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July 16, 2005

Ask Bryan: What is eyewall replacement?

Could you explain "eyewall replacement"?
jeff | 07.15.05 - 10:23 am
Eyewall replacement is the process through which hurricanes can be Category 5 during one advisory, down to Category 3 at the next, and then back to Category 5 again. This can be a little complicated but I will give it my best shot. For those of you looking for a simpler explanation, you can check out articles from USA Today and NOAA.

To understand what eyewall replace is, you must first understand how an eyewall forms. In any weather system, winds are forced by the pressure gradient from areas of high pressure to low pressure. However, as the wind travels it is deflected by the Coriolis effect to the right in the northern hemisphere and to the left in the southern hemisphere. The Coriolis effect is not an actual force but rather can be best expressed as "a frame of reference problem." If anyone needs a clear explanation of this, simply ask and I will make another post. Otherwise check here for a quick explanation. The easiest way to summarize this is that as the wind blows, the Earth moves out from underneath it.

At upper levels the Coriolis effect perfectly balances the pressure gradient force which causes the air to rotate perfectly around the area of low pressure, always perpendicular to the pressure gradient. The circulation is cyclonic (counterclockwise in the northern hemisphere) for a low and anticyclonic (clockwise in the northern hemisphere) for a high. However, at the surface friction counteracts the Coriolis turning and causes the winds to blow in slightly down the pressure gradient cyclonically towards the low. This flow of air towards the low causes a convergence of the flow at the center of circulation. This convergence forces the air to rise upward creating an area of heavy convection at the center of the low pressure system as the warm and moist air at the surface becomes unstable due to the lifting. This convection will draw more and more air in at the surface to replace the air rising in the center of the low. Eventually the low can strengthen into a hurricane as the updraft gets increasingly strong.

As all of this area rises, it has to go somewhere. This causes an area of diverging air at upper levels. As this air moves out and away from the convection, it is again turned by the Coriolis effect and creates an anticyclonic flow aloft. Yes, a tropical cyclone is rotating in different directions in different levels of the storm. While this outflow process is significant enough to support a tropical depression or storm, the convection in a hurricane can become too great to be supported by this outflow.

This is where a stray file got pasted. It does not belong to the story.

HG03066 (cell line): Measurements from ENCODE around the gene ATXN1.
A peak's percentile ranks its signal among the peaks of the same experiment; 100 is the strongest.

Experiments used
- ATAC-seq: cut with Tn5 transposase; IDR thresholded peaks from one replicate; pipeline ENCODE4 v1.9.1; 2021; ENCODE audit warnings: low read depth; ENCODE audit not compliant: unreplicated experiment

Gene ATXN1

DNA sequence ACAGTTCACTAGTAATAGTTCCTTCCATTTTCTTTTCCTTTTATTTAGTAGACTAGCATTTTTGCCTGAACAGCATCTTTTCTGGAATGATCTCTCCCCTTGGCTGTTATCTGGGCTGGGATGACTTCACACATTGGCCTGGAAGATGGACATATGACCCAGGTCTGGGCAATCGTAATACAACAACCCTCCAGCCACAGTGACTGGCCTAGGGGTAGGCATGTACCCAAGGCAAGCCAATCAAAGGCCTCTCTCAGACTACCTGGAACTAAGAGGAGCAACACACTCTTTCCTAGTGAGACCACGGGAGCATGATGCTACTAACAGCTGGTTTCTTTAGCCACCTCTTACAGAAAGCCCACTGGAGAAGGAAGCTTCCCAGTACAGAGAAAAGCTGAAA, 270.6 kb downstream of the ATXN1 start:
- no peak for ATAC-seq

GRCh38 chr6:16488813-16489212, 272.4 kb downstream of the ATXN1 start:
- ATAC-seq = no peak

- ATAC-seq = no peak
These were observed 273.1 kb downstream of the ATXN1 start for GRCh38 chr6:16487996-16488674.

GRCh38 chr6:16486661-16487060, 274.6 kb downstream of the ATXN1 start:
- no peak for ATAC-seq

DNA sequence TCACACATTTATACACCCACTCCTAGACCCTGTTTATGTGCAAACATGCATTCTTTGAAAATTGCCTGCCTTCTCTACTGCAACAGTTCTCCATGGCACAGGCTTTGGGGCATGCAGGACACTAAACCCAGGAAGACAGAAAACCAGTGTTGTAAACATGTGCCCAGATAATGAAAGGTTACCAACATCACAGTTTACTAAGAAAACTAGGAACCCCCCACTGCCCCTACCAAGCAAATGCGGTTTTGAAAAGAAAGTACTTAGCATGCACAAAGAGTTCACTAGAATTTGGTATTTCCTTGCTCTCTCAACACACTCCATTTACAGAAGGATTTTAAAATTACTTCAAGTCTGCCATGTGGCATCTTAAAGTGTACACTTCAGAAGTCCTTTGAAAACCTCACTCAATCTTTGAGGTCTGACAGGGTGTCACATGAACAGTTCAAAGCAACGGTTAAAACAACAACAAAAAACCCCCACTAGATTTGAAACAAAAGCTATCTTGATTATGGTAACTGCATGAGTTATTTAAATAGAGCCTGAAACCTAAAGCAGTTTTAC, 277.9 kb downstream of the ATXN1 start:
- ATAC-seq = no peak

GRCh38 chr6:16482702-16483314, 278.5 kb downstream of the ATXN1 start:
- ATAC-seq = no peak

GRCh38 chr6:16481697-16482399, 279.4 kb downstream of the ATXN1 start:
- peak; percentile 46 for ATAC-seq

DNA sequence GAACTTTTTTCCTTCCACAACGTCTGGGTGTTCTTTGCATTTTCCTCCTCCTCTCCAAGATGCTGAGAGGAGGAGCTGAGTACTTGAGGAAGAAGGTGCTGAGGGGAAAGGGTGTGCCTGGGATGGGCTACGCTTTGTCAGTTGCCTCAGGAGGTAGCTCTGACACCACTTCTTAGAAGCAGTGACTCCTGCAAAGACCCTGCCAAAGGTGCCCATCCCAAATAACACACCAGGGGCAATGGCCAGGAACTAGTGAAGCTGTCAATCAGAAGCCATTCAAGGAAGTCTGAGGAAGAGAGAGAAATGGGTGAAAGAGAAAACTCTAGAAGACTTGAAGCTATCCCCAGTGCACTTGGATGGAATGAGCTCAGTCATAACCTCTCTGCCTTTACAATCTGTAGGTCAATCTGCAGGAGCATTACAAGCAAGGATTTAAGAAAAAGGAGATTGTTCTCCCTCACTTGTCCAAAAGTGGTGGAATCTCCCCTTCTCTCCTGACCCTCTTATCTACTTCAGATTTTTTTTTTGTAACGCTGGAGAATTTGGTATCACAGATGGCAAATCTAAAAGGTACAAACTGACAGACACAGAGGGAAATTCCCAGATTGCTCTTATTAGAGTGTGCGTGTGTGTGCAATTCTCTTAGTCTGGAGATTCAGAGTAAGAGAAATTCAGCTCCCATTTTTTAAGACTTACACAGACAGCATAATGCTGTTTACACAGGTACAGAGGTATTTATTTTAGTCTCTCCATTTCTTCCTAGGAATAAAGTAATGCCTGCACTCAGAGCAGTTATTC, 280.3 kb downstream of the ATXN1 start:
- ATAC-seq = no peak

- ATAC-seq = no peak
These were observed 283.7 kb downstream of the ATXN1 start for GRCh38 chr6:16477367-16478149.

In this case, an area of air from the updraft outflow will begin to be forced down in the center of the hurricane. As this air sinks it is warmed by adiabatic compression and dries. This unsaturated, subsiding air kills any convection and causes the clear skies that we refer to as an eye. Since this air in the eye is warmer than the air around it due to the latent heat from condensation added when the air was lifted, we refer to tropical cyclones as "warm core" systems. This warm and dry air is then entrained back into the updraft of eyewall which actually helps to choke the convection by diluting the moist air from the inflow with drier air from the eye. If the convection grows stronger, more air will subside in the eye and be recycled back into the eyewall, weakening the updraft, until an equilibrium is reached.

Ok, so we know how an eye forms, now let's talk about the replacement cycles. As I discussed before, there is a significant low level flow towards the center of a hurricane. This flow causes bands of convection to wrap into the center of the storm. Eventually these bands will form into a ring as they wrap in tighter towards the center. Once a ring is formed, it will actually cut off the low level flow and rob the eyewall of the moist air it needs to survive. Without a flow of moist air at the surface, the eyewall will collapse. This will leave the outer ring of steady convection acting as a new eyewall with the outflow from this ring forming a new eye! This new eye will obviously be wider than the old one. Accordingly, the sustained winds will decrease as the flow will conserve angular momentum. For an example of what the double eyewall phases looks like, check out the very recent Dvorak IR image below from Hurricane Emily. If you look closely, you can clearly see a pair of concentric eyewalls within the central convective core.
The final part of the cycle is that the surface convergence and strengthening ring of convection will cause the new eyewall to shrink in towards the center of circulation. As the diameter of the eyewall shrinks, winds will again increase in order to conserve angular momentum. Often the hurricane will be stronger at this phases than when it had its original eyewall. Now the hurricane will find itself back where it left off at the formation of its original eyewall and the cycle will repeat. Often this will lead to repeated fluctuations in intensity during the lifetime of a hurricane. For example, Hurricane Allen (1980) that was mentioned recently underwent several fluctuations between Categories 3 and 5 during its march west.
Tracking God's Fury:
Tropical Storm Maria
Tropical Storm Nate
Hurricane Ophelia
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    Ask Bryan:
    What steers hurricanes?
    What is eyewall replacement?
    Jordan Golson
    Bryan Woods